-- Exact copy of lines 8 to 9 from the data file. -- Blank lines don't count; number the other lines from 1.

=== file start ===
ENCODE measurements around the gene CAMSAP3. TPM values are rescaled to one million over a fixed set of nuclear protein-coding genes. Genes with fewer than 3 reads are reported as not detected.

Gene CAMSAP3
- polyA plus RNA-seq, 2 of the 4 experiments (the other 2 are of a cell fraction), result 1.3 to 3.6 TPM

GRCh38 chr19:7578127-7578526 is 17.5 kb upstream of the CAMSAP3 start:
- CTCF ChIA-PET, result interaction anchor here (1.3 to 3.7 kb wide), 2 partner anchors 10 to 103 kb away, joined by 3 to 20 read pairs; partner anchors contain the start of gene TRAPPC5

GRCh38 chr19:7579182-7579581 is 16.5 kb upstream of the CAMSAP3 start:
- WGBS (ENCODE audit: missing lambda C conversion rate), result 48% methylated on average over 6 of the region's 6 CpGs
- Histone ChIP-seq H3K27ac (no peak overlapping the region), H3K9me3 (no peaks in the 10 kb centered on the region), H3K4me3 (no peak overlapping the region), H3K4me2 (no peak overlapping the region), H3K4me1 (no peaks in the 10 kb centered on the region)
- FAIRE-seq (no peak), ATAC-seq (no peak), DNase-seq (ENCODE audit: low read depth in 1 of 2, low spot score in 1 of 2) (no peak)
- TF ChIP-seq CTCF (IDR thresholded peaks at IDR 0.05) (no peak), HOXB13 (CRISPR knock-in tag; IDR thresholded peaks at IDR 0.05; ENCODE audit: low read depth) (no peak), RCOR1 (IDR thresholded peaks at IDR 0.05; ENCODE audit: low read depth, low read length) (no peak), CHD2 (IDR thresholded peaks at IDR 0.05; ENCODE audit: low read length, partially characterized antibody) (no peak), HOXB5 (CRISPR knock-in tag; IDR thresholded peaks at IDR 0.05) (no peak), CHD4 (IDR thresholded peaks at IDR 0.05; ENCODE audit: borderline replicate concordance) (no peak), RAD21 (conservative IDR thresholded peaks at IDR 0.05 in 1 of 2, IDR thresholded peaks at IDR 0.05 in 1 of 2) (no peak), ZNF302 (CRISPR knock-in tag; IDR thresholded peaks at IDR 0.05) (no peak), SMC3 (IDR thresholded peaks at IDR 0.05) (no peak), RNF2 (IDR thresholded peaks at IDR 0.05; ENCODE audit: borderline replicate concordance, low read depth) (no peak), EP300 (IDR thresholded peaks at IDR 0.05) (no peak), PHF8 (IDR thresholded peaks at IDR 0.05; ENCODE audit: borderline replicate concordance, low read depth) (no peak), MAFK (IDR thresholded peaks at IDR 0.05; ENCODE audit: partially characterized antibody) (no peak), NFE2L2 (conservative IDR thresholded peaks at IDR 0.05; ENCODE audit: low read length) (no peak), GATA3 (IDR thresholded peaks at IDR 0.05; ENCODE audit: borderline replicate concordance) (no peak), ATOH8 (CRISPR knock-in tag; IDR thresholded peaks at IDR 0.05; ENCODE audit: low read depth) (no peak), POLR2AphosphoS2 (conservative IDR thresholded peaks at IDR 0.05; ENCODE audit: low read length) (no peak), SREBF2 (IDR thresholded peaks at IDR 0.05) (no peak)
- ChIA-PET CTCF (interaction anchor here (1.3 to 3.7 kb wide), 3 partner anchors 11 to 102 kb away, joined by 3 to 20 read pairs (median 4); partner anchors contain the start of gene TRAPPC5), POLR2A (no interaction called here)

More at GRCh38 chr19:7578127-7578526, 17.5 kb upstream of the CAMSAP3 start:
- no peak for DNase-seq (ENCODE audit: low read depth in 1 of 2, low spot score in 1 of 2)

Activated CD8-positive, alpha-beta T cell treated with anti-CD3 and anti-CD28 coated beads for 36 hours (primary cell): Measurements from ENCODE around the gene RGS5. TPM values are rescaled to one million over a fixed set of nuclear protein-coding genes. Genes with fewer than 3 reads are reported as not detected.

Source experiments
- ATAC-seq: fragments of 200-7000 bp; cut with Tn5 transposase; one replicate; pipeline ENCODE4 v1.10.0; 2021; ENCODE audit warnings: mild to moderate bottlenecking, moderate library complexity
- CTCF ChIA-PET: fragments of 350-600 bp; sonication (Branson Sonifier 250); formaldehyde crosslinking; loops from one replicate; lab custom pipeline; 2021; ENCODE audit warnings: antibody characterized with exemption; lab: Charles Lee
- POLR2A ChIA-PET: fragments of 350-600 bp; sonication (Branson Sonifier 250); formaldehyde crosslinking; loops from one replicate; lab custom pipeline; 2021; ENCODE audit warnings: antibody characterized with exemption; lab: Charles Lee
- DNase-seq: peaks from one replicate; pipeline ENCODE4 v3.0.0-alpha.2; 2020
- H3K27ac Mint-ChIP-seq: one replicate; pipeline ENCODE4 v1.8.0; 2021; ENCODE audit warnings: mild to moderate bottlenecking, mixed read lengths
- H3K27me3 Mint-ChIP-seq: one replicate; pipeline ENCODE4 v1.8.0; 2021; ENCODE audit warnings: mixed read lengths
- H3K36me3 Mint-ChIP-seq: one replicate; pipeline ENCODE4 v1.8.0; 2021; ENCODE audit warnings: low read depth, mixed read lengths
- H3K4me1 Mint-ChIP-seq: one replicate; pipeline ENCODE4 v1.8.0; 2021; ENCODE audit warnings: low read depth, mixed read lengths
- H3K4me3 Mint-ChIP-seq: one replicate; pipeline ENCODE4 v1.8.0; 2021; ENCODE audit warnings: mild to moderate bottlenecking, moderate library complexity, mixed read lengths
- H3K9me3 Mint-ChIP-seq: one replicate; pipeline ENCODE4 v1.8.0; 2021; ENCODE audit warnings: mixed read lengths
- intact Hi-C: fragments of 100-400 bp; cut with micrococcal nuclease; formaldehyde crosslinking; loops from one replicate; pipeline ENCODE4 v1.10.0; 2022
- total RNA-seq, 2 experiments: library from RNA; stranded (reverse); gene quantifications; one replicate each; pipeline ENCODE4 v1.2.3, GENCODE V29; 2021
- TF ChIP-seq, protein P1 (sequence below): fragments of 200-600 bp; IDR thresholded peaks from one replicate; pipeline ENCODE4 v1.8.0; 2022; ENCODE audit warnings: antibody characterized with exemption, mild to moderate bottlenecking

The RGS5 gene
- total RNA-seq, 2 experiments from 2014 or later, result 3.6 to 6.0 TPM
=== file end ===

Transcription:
- Histone ChIP-seq H3K27ac (no peak overlapping the region), H3K9me3 (no peaks in the 10 kb centered on the region), H3K4me3 (no peak overlapping the region), H3K4me2 (no peak overlapping the region), H3K4me1 (no peaks in the 10 kb centered on the region)
- FAIRE-seq (no peak), ATAC-seq (no peak), DNase-seq (ENCODE audit: low read depth in 1 of 2, low spot score in 1 of 2) (no peak)